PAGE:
Lastly, the sigAND signal function, to be pedantic, can also be called colloquially as sigIntersect. It’s a signal function I wrote (from my IKTrading package) that checks if multiple signals (whether two or more) are true at the same time, and like the sigThreshold function, can be set to either return all times that the condition holds, or the first day only. I wrote sigAND so that users would be able to structurally tie up multiple signals, such as an RSI threshold cross coupled with a moving-average filter. While quantstrat does have a function called sigFormula, it involves quoted code evaluation, which I wish to minimize as much as possible. Furthermore, using sigAND allows users to escalate the cross clause, meaning that the signals that are used as columns can be written as comparisons, rather than as crosses. E.G. in this RSI 20/80 filtered on SMA200 strategy, I can simply compare if the RSI is less than 20, and only generate a buy rule at the timestamp after both RSI is less than 20 AND the close is greater than its SMA200. It doesn’t matter whether the close is above SMA200 and the RSI crosses under 20, or if the RSI was under 20, and the close crossed above its SMA200. Either combination will trigger the signal.

One thing to note regarding columns passed as arguments to the signals: quantstrat will do its best to “take an educated guess” regarding which column the user attempts to refer to. For instance, when using daily data, the format may often be along the lines of XYZ.Open XYZ.High XYZ.Low XYZ.Close, so when “Close” is one of the arguments, quantstrat will make its best guess that the user means the XYZ.Close column. This is also, why, once again, I stress that reserved keywords (OHLC keywords, analogous tick data keywords) should not be used in labeling. Furthermore, unlike indicators, whose output will usually be something along the lines of FUNCTION_NAME.userLabel, labels for signals are as-is, so what one passes into the label argument is what one gets.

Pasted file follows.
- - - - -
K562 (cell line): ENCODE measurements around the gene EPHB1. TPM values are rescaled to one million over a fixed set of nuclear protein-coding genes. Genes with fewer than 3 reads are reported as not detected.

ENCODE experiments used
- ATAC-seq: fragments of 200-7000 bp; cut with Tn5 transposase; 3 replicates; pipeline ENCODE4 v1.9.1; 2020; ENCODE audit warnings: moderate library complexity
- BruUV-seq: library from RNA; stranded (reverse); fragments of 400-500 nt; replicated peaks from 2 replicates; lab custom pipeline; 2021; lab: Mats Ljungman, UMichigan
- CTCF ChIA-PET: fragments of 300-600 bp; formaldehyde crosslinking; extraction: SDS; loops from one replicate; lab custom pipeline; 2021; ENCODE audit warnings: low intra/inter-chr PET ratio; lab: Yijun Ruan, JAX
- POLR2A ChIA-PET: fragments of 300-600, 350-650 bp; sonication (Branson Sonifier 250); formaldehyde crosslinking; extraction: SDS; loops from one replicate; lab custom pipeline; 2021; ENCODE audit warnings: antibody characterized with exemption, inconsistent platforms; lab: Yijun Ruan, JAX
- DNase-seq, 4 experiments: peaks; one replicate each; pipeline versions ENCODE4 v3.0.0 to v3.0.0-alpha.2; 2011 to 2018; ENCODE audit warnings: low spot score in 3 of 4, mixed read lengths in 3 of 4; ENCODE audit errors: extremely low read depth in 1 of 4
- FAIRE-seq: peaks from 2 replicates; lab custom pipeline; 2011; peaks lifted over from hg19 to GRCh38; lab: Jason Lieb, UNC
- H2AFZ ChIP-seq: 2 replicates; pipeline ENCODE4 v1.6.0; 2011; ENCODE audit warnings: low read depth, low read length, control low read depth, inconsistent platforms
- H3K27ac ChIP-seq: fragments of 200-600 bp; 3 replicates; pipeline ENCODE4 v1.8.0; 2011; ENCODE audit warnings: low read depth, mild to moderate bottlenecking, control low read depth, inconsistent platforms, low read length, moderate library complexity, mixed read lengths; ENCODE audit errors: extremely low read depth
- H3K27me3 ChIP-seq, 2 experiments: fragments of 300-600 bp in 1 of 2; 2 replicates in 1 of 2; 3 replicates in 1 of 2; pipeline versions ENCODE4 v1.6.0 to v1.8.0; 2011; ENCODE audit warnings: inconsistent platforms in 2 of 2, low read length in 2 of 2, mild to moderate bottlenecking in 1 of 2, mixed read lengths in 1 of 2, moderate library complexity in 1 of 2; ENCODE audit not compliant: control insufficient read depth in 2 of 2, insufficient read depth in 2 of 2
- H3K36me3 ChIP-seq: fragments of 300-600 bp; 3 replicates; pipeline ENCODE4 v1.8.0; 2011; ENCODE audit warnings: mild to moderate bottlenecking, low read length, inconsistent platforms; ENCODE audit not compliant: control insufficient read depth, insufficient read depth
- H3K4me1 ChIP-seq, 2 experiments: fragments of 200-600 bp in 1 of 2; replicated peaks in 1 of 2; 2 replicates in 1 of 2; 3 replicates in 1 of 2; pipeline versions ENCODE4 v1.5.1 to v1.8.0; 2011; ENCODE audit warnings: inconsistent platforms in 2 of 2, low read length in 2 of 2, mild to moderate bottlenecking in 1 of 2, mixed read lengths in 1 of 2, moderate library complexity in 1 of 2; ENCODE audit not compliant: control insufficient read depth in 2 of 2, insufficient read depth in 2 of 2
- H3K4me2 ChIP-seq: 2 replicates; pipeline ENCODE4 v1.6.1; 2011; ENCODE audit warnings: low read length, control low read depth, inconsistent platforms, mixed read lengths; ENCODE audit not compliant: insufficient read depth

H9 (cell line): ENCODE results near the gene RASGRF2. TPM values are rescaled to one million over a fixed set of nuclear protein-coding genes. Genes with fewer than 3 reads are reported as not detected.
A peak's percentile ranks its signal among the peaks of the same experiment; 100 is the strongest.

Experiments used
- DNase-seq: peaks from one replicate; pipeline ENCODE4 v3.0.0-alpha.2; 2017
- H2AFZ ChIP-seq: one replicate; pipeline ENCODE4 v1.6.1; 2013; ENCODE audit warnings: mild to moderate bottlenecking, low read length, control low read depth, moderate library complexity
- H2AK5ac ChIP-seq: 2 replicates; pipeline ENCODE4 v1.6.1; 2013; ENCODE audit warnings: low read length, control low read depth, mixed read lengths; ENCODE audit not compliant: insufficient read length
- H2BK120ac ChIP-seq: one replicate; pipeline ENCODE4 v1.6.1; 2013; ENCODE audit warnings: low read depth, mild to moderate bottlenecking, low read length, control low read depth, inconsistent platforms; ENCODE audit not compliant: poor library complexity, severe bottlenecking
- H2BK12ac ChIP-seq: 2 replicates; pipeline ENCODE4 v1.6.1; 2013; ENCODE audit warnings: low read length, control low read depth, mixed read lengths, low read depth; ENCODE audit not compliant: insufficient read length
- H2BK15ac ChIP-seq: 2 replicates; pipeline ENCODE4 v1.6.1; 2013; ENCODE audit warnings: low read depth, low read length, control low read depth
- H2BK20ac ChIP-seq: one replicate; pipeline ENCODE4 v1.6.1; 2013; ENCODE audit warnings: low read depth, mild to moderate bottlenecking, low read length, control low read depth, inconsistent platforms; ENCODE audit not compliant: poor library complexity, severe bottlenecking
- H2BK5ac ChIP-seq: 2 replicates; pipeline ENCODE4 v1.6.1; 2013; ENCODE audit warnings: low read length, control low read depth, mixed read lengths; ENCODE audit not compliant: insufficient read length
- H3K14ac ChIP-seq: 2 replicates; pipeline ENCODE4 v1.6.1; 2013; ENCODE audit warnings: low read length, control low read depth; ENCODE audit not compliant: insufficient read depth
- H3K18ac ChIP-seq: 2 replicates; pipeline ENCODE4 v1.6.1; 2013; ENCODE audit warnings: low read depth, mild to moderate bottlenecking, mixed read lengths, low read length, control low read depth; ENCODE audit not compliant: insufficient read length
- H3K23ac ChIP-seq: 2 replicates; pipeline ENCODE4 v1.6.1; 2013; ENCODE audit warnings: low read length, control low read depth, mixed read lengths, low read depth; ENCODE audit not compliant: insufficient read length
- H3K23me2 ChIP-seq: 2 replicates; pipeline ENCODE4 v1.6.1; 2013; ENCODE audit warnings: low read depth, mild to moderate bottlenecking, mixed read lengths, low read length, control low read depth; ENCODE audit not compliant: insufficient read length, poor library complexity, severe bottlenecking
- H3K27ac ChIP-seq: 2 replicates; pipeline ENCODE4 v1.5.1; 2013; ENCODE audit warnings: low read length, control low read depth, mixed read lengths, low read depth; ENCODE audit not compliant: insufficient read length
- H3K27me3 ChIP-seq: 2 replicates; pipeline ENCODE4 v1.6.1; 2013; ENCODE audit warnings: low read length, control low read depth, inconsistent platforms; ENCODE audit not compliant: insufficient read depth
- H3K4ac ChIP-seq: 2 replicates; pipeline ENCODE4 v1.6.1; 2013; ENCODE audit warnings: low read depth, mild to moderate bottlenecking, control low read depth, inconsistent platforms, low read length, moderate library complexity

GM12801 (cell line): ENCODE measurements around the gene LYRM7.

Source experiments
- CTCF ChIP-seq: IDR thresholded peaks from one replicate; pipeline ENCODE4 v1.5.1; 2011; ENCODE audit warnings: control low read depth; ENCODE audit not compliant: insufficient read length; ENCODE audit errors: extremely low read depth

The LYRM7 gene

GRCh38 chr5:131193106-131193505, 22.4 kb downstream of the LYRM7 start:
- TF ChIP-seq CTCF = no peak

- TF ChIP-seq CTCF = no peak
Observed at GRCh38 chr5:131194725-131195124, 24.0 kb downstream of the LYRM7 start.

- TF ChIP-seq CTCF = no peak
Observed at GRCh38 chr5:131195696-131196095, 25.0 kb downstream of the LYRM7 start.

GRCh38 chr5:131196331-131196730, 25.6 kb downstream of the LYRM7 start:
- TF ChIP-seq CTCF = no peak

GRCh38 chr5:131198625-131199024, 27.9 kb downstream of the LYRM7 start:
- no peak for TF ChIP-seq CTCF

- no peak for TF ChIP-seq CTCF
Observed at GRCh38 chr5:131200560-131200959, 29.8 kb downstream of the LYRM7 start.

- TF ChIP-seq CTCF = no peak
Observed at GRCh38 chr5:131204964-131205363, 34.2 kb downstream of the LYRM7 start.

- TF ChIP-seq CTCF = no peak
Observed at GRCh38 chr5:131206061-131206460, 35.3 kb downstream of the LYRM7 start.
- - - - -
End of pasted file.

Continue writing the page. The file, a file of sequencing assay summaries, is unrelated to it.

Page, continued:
To put it together, here is the chunk of code again, and the English description of what the signals in the chunk of code do:

#signals
add.signal(strategy.st, name="sigComparison",
           arguments=list(columns=c("Close", "sma"), relationship="gt"),
           label="filter")

add.signal(strategy.st, name="sigThreshold",
           arguments=list(column="rsi", threshold=buyThresh, 
                          relationship="lt", cross=FALSE),
           label="rsiLtThresh")

add.signal(strategy.st, name="sigAND",
           arguments=list(columns=c("filter", "rsiLtThresh"), cross=TRUE),
           label="longEntry")

add.signal(strategy.st, name="sigThreshold",
           arguments=list(column="rsi", threshold=sellThresh,
                          relationship="gt", cross=TRUE),
           label="longExit")

add.signal(strategy.st, name="sigCrossover",
           arguments=list(columns=c("Close", "sma"), relationship="lt"),
           label="filterExit")

1) The first signal checks to see if the “Close” column is greater than (“gt”) the “sma” column (which had a setting of 200), and is labeled “filter”.
2) The second signal checks to see if the “rsi” column is less than (“lt”) the threshold of buyThresh (which was defined earlier as 20), and is labeled as “rsiLtThresh”.
3) The third signal checks when both of the above signals became TRUE for the first time, until one or the other condition becomes false, and is labeled as “longEntry”. NB: the signals themselves do not place the order–I just like to use the label “longEntry” as this allows code in the rules logic to be reused quicker.
4) The fourth signal checks if the “rsi” column crossed over the sell threshold (80), and is labeled as “longExit”.
5) The fifth signal checks if the “Close” column crossed under the “sma” column, and is labeled “filterExit”.

In quantstrat, it’s quite feasible to have multiple signals generate entry orders, and multiple signals generate exit orders. However, make sure that the labels are unique.

The next post will cover rules.

Thanks for reading.

To leave a comment for the author, please follow the link and comment on their blog: QuantStrat TradeR » R.

R-bloggers.com offers daily e-mail updates about R news and tutorials on topics such as: Data science, Big Data, R jobs, visualization (ggplot2, Boxplots, maps, animation), programming (RStudio, Sweave, LaTeX, SQL, Eclipse, git, hadoop, Web Scraping) statistics (regression, PCA, time series, trading) and more...



If you got this far, why not subscribe for updates from the site? Choose your flavor: e-mail, twitter, RSS, or facebook...

Comments are closed.

Search R-bloggers


Sponsors

Never miss an update!
Subscribe to R-bloggers to receive
e-mails with the latest R posts.
(You will not see this message again.)

Click here to close (This popup will not appear again)